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India meets NOLA

As a Brit living in North America if ever there were a cuisine that I have regular cravings for it is Indian, Indian long-since becoming the national cuisine, a most welcome antidote to the grimness of the then-British cuisine of the early ’70s. Inevitably, there is so much schlock out there or if one goes…

Sea Urchin Sashimi

Had I had tried Sea Urchin before then it would have been at Le Bernardin or The Willows Inn — but surely I’d have remembered the experience. Anyway, recently I tried Sea Urchin at a Japanese restaurant and it was one of the most compelling flavours I’ve had in several years. I can’t describe it but others…

Spanish Reds and WAGYU steak

At half the price this bottle, Toro Flor de Vetus 2013, fared so much better than the Scala Dei 2012 Cartoixa, despite the promising name and my long-standing appreciation of Priorats. The allure of Priorats has now been well and truly dampened. The centre piece of the dinner was WAGYU steak which though expensive ($60 for…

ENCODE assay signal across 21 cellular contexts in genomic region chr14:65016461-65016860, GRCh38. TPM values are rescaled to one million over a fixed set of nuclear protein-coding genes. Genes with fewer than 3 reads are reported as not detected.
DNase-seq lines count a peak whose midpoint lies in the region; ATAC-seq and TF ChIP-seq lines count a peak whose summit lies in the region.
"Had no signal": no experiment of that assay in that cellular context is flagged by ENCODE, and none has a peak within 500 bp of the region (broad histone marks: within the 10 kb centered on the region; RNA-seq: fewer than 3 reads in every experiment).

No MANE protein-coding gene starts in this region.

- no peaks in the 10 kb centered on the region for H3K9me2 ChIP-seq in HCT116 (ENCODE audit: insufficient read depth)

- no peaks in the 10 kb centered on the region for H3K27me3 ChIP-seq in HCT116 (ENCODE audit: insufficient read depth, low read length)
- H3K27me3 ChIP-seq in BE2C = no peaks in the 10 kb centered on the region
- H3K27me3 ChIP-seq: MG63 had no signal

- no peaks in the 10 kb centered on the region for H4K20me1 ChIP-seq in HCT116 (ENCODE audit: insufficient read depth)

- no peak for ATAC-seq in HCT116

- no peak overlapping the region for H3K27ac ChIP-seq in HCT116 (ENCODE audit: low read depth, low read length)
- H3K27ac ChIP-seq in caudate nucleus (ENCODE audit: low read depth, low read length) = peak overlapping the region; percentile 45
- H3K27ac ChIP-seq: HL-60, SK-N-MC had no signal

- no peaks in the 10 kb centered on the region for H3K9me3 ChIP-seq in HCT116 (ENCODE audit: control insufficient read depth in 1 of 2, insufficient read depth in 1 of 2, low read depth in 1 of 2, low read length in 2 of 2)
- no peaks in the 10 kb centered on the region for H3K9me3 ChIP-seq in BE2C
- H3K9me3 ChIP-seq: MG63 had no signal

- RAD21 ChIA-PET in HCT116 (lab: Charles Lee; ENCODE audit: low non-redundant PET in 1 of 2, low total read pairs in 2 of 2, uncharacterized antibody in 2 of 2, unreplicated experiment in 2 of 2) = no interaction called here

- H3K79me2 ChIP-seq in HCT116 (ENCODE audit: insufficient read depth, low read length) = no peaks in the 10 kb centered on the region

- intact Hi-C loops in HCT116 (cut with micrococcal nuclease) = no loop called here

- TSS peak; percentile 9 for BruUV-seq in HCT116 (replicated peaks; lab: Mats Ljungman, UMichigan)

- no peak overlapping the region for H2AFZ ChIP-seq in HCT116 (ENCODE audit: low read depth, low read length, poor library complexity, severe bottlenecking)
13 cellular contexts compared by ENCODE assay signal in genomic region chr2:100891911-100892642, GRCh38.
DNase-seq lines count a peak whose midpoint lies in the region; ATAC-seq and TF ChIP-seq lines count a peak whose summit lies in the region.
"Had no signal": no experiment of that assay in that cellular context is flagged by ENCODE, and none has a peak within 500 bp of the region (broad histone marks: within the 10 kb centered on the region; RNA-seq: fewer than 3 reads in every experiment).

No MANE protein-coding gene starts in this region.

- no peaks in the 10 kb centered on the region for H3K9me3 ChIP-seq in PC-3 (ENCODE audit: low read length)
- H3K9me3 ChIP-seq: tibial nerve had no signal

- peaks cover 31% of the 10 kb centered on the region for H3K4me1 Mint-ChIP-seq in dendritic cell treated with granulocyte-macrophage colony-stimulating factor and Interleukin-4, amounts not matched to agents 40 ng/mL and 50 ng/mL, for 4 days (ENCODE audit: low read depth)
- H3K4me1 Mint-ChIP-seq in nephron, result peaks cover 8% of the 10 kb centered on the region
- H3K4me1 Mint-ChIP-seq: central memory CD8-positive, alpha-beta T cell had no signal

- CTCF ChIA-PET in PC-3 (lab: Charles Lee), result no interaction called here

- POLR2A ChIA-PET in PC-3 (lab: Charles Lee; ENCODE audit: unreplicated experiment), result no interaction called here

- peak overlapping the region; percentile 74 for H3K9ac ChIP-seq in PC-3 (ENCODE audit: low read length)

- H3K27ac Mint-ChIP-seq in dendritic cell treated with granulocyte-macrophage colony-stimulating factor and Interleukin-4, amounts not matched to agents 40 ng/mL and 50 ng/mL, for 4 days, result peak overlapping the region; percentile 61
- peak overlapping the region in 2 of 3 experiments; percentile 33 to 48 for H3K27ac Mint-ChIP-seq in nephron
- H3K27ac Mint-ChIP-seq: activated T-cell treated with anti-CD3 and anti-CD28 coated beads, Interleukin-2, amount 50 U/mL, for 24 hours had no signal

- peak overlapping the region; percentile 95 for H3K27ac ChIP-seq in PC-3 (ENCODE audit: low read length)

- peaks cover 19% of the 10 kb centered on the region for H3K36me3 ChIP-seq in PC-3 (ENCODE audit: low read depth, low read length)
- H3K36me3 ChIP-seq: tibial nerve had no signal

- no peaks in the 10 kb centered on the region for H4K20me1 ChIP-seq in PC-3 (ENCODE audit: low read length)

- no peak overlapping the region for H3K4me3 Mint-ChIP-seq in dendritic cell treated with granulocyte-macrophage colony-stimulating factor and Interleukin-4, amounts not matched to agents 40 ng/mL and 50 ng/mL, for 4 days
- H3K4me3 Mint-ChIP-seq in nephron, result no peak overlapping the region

The Cooking Gene

Looking forward to this. Here’s an interview with the author Michael Twitty.     gastronomyjewish foodkosher foodmichael twittysoul foodsouthern cuisine

A trick of the tail

It used to be, not that long ago, that though oxtail was one of the cheapest cuts of meat, it was without doubt also one of the tastiest if one was into comfort food (soup and stew) of the slow cooking variety. These days I’m gobsmacked by the high price of oxtail — I’ve seen it being…

A Salt Tasting: How Do They Stack Up?

Mary Murphy offers an overview of some of the good stuff, a world away from the nasty salt that most people are exposed to. I am familiar with A, a version of C, E, F, and H. For A, E, and H we purchased large sacks in Guérandeto to encrust a fish on a BBQ. The Canadian…